“One Born Every Minute”: learning disabilities, babies and marriage

Picture of Steve and Trish McHale from the show "One Born Every Minute", with Trish holding baby ElizabethOne Born Every Minute is a series on Channel 4 (UK) which features women giving birth, and the nurses and midwives who attend to them. They feature two women (or couples, if the man is around) every week, and last week they featured Steve and Tricia McHale. Tricia uses a wheelchair and has cognitive impairments which stem from a head injury she received when hit by a hit-and-run driver when she was 13 (she is 40 now). The couple have been married for 20 years, and this was the first time she had carried a pregnancy to term — they had suffered two miscarriages and had trouble conceiving for reasons related to Tricia’s disability. You can watch the programme here if you’re in the UK, and there are some clips here and there is an article on the Daily Mail’s website about them.

I’ve heard suggestions that Steve must have learning difficulties of his own, otherwise he would not, and should not, have been allowed to marry or have a sexual relationship with Trish because she would be deemed a “vulnerable adult”. Having seen the interviews with him, I do not know where anyone gets this impression — he has a job in IT and seems well aware of the challenges facing the family and his own responsibility in caring for a wife who cannot work. Trish was very frightened of having her baby taken away and was shown asking the midwives if she’d be allowed to keep the baby (a girl named Elizabeth); they told her that there was no reason why she shouldn’t. She was worried about this after reading about this happening to another woman with learning difficulties in the paper (this may have been Kerry Robertson/McDougall). In the event, according to a post by Steve on the show’s Facebook page, the midwives did inform social services (as was their duty), but further inquiries revealed that they were satisfied that Trish was competent, or at least well-supported, and were not interested.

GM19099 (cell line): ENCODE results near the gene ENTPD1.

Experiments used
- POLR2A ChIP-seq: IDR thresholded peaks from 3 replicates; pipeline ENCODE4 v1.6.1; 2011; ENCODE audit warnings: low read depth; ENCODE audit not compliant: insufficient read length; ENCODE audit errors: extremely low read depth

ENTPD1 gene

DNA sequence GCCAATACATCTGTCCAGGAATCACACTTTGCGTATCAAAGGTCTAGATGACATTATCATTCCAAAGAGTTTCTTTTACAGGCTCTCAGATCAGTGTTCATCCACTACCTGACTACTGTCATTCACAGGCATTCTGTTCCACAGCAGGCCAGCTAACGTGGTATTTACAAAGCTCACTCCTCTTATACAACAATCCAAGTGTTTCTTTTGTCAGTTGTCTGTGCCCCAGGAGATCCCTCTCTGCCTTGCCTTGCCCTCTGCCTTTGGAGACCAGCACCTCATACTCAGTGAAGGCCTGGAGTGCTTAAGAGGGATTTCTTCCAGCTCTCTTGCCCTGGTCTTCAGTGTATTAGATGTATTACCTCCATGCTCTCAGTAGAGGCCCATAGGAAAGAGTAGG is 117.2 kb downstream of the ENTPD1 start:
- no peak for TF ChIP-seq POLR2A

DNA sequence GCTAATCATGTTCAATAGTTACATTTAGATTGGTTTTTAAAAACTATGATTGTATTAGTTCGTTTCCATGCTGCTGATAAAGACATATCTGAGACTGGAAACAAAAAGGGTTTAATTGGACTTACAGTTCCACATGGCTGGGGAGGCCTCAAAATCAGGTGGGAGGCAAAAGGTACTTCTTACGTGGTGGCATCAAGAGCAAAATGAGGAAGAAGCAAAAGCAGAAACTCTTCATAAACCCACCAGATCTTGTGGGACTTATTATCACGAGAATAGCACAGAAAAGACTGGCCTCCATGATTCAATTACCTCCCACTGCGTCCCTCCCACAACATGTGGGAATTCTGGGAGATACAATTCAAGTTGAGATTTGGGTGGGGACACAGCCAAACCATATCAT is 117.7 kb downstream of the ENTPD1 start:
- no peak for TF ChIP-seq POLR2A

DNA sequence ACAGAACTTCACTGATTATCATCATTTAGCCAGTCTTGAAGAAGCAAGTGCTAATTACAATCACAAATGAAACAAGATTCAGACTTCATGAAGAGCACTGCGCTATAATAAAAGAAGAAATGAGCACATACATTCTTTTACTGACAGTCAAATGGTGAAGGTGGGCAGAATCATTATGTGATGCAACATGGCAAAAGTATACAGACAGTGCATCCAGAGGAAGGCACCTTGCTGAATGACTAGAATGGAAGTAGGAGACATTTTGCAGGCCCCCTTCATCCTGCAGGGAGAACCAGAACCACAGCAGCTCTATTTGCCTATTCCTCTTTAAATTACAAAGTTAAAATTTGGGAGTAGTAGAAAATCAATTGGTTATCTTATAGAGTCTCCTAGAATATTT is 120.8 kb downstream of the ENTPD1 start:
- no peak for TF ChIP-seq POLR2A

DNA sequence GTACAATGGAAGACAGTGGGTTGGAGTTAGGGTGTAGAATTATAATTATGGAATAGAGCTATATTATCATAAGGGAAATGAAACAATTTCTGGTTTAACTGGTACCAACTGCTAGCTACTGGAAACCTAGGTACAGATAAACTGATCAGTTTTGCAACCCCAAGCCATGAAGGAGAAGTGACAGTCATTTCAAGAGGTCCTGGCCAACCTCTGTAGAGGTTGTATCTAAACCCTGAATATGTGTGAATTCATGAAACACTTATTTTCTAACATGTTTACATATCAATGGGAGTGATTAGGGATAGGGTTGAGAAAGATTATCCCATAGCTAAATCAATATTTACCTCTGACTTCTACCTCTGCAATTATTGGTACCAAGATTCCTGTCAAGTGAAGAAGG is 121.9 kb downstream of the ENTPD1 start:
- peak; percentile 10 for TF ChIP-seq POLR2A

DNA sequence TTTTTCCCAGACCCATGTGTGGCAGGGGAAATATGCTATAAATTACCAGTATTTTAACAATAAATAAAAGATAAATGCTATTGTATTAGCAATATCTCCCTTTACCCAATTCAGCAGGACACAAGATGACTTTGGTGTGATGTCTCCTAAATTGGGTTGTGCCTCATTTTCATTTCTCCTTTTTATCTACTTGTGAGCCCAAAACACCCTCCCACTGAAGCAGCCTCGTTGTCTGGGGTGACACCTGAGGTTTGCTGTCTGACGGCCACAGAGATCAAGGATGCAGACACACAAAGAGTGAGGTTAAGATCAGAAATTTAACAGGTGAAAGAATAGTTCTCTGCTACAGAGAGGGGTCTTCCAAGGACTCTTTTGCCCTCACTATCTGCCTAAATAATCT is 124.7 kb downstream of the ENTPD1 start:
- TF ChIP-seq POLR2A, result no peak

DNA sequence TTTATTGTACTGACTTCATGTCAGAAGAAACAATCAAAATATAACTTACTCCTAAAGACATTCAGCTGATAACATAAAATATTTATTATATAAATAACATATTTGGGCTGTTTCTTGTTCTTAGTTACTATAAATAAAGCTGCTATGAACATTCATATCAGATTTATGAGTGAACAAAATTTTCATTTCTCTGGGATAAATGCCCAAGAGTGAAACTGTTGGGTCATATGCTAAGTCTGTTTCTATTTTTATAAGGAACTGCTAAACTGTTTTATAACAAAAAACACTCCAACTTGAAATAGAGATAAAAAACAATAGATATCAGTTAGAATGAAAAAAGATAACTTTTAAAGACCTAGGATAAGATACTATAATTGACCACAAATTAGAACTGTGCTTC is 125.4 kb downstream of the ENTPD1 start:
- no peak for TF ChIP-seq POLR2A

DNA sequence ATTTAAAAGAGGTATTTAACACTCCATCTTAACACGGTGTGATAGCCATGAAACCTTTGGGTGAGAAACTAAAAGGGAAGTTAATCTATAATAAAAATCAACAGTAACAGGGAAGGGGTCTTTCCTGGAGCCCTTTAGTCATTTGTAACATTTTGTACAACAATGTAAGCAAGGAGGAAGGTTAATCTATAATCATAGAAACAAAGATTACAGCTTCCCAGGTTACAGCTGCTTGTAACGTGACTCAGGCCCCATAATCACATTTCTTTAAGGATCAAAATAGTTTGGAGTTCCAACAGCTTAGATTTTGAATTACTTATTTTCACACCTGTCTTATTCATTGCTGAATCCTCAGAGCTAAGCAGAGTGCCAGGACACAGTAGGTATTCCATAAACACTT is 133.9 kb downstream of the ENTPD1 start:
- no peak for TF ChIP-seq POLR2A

As for the question of Steve and Trish’s marriage, nobody can tell how severely mentally impaired Trish is simply by seeing her on TV. It could have been prevented at the outset had anyone who worked with them thought Trish could not make valid vows, and they would hardly have been allowed IVF (several times) if she would have been considered an inevitably unfit mother. It’s possible that she may be more intelligent than her speech (she clearly has some difficulty with speech due to her injury) indicates, and despite her problems with short-term memory (hence the pictures showing her how to prepare the baby’s bottle), she did eventually learn how to do this without them. She suffered a head injury at 13, and had doubtless learned a fair bit about the world by that time, so it is not the same as someone who had been impaired all their life. She also has some insight into her condition, as we see when she talks of the frustration of not being able to remember things, and on another occasion says she hopes her child has her husband’s brain and not hers, otherwise she would feel very sorry for them (she also remembers how the accident happened).

Those of us who’ve seen them on TV do not know much about Trish’s history other than what they have told us, so we do not know if she progressed at school or took exams at all, or what she has managed to do with her time since the accident or since her marriage. We do know that it was Trish who made the first move in their relationship and Steve admits that she is more confident than he is and does the talking when they are out. Clearly, her cognitive impairment was not judged to be so severe that anyone saw fit to prevent their marriage, and possibly it is not as severe as her behaviour (at a very emotional time for both of them) might suggest. Who are we to judge?

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